I recently described my iPad workflow, and thought I should describe my favorite apps and how they support my work as a school leader. I would appreciate any comments or feedback you have on iPad apps.
I’ve made an effort to describe each major app that I use, with special attention to its usefulness in my work as a school leader. I hope you find my comments helpful in considering how the iPad can support your work.
Email is increasingly how work is done – especially the work of leadership. I use my iPad to stay abreast of email as it comes in throughout the day, and to respond to email when I’m away from my computer but have my Bluetooth keyboard (see this post).
The iPad’s built-in email app is excellent, and it will probably work with your school or district email system. Check your desktop computer to see the server addresses and account settings, or check with your district tech staff to find out if there are any special settings to use. iPad does not have any special requirements – if you can access your email from your home computer, you can access it on the iPad.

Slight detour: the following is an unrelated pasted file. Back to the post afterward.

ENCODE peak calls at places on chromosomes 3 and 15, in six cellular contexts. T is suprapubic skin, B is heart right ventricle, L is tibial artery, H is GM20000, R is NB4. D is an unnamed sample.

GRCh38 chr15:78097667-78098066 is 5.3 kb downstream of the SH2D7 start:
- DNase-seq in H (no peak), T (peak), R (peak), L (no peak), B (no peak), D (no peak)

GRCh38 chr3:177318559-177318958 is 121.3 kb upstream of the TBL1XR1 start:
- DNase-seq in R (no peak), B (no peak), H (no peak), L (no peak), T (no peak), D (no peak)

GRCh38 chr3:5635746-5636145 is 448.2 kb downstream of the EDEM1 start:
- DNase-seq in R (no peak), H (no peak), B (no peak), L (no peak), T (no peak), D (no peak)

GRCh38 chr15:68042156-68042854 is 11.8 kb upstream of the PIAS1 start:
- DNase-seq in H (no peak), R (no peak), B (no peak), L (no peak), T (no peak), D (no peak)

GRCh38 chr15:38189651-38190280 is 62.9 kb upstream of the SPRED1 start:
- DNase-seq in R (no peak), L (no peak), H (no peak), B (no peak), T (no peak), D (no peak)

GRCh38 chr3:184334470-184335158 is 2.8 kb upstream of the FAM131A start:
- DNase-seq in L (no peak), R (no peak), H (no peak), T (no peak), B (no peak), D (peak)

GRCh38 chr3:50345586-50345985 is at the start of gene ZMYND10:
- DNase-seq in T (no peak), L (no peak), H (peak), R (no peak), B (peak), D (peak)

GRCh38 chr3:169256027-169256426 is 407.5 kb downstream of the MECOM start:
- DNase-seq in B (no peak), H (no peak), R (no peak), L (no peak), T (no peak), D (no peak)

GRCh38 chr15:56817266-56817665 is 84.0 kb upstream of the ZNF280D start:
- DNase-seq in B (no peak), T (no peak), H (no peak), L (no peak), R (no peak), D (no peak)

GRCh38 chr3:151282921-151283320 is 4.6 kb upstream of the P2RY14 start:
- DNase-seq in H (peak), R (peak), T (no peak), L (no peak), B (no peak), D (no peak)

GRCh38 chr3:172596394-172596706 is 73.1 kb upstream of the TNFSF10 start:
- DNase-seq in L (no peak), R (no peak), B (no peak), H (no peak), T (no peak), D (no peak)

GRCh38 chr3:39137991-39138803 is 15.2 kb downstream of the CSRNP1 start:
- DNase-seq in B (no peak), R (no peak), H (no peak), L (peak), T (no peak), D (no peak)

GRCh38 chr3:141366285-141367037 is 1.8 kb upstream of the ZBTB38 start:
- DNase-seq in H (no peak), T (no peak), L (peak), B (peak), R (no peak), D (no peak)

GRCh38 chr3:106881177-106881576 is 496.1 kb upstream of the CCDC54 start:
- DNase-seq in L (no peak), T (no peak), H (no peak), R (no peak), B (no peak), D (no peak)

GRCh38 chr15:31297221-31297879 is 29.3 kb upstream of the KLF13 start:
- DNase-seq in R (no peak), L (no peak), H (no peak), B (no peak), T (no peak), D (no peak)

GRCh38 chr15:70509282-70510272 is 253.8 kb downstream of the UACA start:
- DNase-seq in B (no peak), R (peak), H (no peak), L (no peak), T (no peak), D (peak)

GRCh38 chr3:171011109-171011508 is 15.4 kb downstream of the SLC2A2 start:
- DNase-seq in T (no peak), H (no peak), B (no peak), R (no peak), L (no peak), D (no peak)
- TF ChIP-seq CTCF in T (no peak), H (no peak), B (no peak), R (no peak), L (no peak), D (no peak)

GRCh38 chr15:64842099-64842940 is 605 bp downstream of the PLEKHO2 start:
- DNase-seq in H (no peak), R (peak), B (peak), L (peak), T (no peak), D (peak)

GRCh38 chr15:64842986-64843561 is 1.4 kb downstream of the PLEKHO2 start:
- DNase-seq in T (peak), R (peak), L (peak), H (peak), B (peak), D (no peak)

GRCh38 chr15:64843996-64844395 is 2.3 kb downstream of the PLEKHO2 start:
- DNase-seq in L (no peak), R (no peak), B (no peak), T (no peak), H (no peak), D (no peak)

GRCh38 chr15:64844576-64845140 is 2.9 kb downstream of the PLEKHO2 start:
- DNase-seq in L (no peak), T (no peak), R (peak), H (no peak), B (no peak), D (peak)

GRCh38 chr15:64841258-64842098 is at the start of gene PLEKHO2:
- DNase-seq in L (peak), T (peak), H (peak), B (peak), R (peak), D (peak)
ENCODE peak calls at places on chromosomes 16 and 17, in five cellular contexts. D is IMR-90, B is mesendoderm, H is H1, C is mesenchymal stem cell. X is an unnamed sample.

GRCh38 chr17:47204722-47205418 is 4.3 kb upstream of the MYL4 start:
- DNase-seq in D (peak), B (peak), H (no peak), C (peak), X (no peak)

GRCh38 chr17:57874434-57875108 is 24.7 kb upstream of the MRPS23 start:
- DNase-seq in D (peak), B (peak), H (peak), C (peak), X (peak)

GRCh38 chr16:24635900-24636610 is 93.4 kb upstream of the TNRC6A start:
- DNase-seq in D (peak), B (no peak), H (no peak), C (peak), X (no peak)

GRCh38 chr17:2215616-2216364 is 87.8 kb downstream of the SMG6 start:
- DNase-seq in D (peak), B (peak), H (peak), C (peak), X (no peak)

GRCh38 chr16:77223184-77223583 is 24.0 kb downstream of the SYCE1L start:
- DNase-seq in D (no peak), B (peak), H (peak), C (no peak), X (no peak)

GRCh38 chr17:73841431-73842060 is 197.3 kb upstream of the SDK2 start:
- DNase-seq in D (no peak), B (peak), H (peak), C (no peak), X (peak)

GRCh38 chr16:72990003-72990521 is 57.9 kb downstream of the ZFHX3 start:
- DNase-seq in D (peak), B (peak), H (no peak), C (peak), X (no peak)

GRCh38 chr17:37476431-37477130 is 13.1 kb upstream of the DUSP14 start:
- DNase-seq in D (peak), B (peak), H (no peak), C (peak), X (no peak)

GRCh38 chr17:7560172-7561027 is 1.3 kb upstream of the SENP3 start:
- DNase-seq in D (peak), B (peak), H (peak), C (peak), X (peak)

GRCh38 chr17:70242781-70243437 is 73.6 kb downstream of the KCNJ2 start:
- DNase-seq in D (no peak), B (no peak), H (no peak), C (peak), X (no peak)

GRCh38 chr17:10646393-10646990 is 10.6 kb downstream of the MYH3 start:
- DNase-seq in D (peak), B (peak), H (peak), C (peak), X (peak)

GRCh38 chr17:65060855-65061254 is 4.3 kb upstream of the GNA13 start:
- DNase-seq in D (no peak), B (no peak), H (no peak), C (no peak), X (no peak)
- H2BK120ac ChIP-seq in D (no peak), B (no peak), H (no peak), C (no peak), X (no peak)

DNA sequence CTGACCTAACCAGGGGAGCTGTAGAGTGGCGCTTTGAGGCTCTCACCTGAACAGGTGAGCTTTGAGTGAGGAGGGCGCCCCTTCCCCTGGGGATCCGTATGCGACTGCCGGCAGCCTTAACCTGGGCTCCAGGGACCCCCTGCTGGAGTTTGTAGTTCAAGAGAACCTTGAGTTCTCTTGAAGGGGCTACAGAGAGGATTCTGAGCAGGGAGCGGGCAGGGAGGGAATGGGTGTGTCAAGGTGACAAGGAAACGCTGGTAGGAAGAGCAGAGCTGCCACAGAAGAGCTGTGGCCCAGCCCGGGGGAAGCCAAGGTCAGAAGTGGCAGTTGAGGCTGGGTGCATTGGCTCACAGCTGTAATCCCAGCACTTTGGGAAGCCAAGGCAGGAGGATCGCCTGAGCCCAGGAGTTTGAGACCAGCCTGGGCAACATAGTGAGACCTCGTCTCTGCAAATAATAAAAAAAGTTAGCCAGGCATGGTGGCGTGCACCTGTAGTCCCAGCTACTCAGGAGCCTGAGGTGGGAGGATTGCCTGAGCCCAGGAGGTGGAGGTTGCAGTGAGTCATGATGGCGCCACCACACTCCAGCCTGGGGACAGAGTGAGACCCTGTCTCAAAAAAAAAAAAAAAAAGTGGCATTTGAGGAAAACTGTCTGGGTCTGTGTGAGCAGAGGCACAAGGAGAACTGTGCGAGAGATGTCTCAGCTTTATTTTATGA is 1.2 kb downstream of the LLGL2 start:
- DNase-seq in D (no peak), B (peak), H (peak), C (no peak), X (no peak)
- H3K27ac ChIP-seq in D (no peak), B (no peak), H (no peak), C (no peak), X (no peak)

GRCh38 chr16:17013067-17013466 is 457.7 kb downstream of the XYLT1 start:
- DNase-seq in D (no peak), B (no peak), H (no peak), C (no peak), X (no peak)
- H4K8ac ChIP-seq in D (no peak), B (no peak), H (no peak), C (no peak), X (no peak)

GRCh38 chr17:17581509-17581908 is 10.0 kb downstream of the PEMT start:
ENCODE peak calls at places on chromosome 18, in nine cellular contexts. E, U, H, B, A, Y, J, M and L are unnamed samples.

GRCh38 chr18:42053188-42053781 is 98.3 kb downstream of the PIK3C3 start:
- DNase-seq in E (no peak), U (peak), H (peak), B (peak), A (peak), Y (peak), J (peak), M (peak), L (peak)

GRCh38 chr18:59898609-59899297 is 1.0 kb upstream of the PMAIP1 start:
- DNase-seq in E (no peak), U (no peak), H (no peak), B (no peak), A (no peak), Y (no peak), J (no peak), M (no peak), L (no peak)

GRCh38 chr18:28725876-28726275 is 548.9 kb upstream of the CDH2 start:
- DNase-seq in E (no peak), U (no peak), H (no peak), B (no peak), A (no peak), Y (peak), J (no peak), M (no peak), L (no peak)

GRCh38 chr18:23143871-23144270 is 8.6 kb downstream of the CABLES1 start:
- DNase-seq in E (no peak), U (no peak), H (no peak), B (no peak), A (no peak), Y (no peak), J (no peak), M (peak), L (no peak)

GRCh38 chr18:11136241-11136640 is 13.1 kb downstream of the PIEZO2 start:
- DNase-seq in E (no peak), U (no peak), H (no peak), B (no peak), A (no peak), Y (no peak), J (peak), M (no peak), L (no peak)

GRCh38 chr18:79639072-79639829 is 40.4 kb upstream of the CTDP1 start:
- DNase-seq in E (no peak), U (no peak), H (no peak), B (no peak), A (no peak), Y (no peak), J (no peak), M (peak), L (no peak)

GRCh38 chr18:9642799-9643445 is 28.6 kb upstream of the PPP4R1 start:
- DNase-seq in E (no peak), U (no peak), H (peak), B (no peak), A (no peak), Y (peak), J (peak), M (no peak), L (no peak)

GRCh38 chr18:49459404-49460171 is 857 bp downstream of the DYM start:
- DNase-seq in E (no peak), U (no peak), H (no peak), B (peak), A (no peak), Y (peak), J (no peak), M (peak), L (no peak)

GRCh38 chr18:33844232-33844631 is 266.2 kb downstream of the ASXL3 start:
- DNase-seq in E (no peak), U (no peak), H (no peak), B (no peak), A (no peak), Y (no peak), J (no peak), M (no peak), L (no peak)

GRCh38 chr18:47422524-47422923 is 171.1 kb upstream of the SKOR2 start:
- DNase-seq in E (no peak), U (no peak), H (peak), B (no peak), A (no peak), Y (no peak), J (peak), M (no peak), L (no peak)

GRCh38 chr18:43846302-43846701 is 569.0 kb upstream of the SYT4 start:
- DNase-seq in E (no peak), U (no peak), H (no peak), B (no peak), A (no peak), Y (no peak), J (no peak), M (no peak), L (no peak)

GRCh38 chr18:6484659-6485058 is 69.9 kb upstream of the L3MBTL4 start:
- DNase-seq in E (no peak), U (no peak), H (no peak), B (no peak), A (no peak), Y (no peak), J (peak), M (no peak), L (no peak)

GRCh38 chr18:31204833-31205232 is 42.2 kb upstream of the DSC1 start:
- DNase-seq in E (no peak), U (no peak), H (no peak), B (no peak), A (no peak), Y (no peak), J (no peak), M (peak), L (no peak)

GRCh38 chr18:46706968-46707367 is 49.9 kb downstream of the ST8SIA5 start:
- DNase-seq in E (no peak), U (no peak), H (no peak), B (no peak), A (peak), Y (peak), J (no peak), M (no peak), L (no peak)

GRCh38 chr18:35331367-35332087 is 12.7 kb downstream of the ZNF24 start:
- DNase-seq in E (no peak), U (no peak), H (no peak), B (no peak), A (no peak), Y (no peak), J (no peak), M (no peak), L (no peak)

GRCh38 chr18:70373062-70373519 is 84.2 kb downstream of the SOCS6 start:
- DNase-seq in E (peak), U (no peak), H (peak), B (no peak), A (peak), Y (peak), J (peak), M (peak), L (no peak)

A note about webmail – if you can access your email through a web browser, it might be tempting not to bother setting up the Mail app. However, webmail often lacks important features such as your district address book and the “mark as unread” button. It’s worth the effort to set up Mail to have access to its great features. In addition, other iPad apps need an email account to send files from (as described above), so you’ll want to have the Mail app configured.